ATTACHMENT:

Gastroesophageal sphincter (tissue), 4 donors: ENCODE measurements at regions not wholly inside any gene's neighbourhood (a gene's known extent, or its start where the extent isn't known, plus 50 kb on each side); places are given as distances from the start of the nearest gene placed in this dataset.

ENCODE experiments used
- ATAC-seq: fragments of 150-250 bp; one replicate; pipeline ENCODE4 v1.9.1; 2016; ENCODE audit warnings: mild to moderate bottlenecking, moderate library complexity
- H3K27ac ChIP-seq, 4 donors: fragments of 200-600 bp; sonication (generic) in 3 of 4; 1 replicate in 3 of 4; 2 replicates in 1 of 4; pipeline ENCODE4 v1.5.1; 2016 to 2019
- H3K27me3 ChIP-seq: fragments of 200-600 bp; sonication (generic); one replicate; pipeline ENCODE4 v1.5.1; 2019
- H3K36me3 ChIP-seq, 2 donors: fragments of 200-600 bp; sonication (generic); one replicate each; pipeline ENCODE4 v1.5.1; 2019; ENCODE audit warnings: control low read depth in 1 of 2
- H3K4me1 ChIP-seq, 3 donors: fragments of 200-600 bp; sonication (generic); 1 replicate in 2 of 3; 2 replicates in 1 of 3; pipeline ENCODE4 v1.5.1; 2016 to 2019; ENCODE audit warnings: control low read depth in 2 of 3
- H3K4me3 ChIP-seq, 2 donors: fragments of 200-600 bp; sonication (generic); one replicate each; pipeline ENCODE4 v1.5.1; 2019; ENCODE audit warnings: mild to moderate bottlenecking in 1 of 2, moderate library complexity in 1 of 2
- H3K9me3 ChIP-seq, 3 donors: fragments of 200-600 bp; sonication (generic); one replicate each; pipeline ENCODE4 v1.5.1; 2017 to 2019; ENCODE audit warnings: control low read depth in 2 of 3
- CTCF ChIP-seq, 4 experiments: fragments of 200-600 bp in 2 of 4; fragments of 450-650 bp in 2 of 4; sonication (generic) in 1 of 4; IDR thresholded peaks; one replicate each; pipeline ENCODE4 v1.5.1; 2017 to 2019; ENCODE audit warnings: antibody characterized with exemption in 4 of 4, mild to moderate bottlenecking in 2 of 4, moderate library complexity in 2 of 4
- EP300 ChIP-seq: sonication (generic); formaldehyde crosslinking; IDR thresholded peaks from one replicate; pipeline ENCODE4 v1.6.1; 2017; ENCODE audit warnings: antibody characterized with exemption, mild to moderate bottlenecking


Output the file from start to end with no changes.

Gastroesophageal sphincter (tissue), 4 donors: ENCODE measurements at regions not wholly inside any gene's neighbourhood (a gene's known extent, or its start where the extent isn't known, plus 50 kb on each side); places are given as distances from the start of the nearest gene placed in this dataset.

ENCODE experiments used
- ATAC-seq: fragments of 150-250 bp; one replicate; pipeline ENCODE4 v1.9.1; 2016; ENCODE audit warnings: mild to moderate bottlenecking, moderate library complexity
- H3K27ac ChIP-seq, 4 donors: fragments of 200-600 bp; sonication (generic) in 3 of 4; 1 replicate in 3 of 4; 2 replicates in 1 of 4; pipeline ENCODE4 v1.5.1; 2016 to 2019
- H3K27me3 ChIP-seq: fragments of 200-600 bp; sonication (generic); one replicate; pipeline ENCODE4 v1.5.1; 2019
- H3K36me3 ChIP-seq, 2 donors: fragments of 200-600 bp; sonication (generic); one replicate each; pipeline ENCODE4 v1.5.1; 2019; ENCODE audit warnings: control low read depth in 1 of 2
- H3K4me1 ChIP-seq, 3 donors: fragments of 200-600 bp; sonication (generic); 1 replicate in 2 of 3; 2 replicates in 1 of 3; pipeline ENCODE4 v1.5.1; 2016 to 2019; ENCODE audit warnings: control low read depth in 2 of 3
- H3K4me3 ChIP-seq, 2 donors: fragments of 200-600 bp; sonication (generic); one replicate each; pipeline ENCODE4 v1.5.1; 2019; ENCODE audit warnings: mild to moderate bottlenecking in 1 of 2, moderate library complexity in 1 of 2
- H3K9me3 ChIP-seq, 3 donors: fragments of 200-600 bp; sonication (generic); one replicate each; pipeline ENCODE4 v1.5.1; 2017 to 2019; ENCODE audit warnings: control low read depth in 2 of 3
- CTCF ChIP-seq, 4 experiments: fragments of 200-600 bp in 2 of 4; fragments of 450-650 bp in 2 of 4; sonication (generic) in 1 of 4; IDR thresholded peaks; one replicate each; pipeline ENCODE4 v1.5.1; 2017 to 2019; ENCODE audit warnings: antibody characterized with exemption in 4 of 4, mild to moderate bottlenecking in 2 of 4, moderate library complexity in 2 of 4
- EP300 ChIP-seq: sonication (generic); formaldehyde crosslinking; IDR thresholded peaks from one replicate; pipeline ENCODE4 v1.6.1; 2017; ENCODE audit warnings: antibody characterized with exemption, mild to moderate bottlenecking